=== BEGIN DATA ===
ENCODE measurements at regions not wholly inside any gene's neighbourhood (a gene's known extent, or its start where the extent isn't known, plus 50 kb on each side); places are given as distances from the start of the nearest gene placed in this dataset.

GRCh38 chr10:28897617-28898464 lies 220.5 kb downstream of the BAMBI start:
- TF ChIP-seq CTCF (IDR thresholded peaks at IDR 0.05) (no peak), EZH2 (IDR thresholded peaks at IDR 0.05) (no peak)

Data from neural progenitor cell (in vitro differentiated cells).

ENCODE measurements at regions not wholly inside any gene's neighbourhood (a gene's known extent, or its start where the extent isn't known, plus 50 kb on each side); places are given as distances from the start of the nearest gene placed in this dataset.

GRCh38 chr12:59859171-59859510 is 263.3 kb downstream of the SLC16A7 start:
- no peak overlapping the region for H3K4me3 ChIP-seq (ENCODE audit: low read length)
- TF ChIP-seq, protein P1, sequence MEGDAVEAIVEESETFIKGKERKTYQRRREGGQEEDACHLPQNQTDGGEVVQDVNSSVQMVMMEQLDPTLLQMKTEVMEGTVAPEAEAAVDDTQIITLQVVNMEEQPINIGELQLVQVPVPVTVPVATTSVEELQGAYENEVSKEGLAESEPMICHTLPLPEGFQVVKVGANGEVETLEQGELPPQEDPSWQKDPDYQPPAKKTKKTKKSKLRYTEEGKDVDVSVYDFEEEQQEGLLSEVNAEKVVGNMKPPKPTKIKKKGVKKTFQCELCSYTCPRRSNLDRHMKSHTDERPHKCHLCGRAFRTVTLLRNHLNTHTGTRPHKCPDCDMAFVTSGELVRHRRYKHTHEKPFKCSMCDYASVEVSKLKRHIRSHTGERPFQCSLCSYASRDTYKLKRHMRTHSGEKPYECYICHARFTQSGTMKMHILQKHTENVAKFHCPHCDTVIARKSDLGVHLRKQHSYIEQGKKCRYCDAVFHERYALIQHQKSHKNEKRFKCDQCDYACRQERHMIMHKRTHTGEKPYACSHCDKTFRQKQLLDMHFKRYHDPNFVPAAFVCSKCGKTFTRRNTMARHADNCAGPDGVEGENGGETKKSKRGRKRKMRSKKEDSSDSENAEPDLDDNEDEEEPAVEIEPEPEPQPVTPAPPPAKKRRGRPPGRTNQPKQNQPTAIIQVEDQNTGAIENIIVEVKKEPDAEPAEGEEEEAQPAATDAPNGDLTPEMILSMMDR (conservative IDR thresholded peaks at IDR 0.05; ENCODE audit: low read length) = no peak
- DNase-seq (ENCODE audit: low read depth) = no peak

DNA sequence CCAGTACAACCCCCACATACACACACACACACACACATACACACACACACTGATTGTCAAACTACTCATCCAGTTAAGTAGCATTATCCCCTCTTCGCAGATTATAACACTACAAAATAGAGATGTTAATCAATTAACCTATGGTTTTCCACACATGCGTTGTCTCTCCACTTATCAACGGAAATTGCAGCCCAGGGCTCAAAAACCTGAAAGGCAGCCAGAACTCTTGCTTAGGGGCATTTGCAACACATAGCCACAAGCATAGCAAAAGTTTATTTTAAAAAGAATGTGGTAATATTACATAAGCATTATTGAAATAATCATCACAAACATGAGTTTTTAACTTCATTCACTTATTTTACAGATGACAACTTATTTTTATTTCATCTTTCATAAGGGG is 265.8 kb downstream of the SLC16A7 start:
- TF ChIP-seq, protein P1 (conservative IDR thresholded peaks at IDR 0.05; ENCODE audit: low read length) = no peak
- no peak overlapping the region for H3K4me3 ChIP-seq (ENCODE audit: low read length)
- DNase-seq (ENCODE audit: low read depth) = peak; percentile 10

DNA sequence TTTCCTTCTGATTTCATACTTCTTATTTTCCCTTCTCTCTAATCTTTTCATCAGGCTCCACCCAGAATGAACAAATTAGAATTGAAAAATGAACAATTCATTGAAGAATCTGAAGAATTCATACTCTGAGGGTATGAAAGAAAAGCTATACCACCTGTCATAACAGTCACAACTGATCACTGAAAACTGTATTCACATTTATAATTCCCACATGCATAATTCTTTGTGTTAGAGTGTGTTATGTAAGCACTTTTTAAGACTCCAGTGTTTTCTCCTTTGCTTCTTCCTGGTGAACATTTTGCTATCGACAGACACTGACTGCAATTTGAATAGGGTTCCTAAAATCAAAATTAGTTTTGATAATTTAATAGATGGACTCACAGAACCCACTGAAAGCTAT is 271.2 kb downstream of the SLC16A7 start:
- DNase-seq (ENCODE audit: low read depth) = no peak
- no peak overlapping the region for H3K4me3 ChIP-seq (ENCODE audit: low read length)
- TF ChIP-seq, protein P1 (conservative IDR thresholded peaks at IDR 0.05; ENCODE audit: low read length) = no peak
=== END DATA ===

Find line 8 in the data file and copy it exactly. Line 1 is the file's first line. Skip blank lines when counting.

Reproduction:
- TF ChIP-seq, protein P1, sequence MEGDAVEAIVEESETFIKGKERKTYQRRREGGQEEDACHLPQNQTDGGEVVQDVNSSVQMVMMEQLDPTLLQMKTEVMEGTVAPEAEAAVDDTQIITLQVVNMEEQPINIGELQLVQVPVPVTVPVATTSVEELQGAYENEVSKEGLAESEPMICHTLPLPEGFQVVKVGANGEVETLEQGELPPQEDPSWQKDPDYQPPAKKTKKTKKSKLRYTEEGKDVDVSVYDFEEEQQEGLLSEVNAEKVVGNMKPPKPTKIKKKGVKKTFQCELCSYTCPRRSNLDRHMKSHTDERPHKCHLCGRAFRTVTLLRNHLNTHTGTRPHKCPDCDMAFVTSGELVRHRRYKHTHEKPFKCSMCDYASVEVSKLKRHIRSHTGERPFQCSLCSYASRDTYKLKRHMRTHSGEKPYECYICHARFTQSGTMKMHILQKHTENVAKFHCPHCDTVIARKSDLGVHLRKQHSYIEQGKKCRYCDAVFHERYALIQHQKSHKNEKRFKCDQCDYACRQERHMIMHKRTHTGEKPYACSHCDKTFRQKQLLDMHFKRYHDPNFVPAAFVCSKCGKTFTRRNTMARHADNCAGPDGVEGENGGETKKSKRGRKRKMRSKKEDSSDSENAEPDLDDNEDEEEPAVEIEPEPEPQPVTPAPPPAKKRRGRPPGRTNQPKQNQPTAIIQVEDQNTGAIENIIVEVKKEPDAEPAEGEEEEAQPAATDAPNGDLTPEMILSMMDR (conservative IDR thresholded peaks at IDR 0.05; ENCODE audit: low read length) = no peak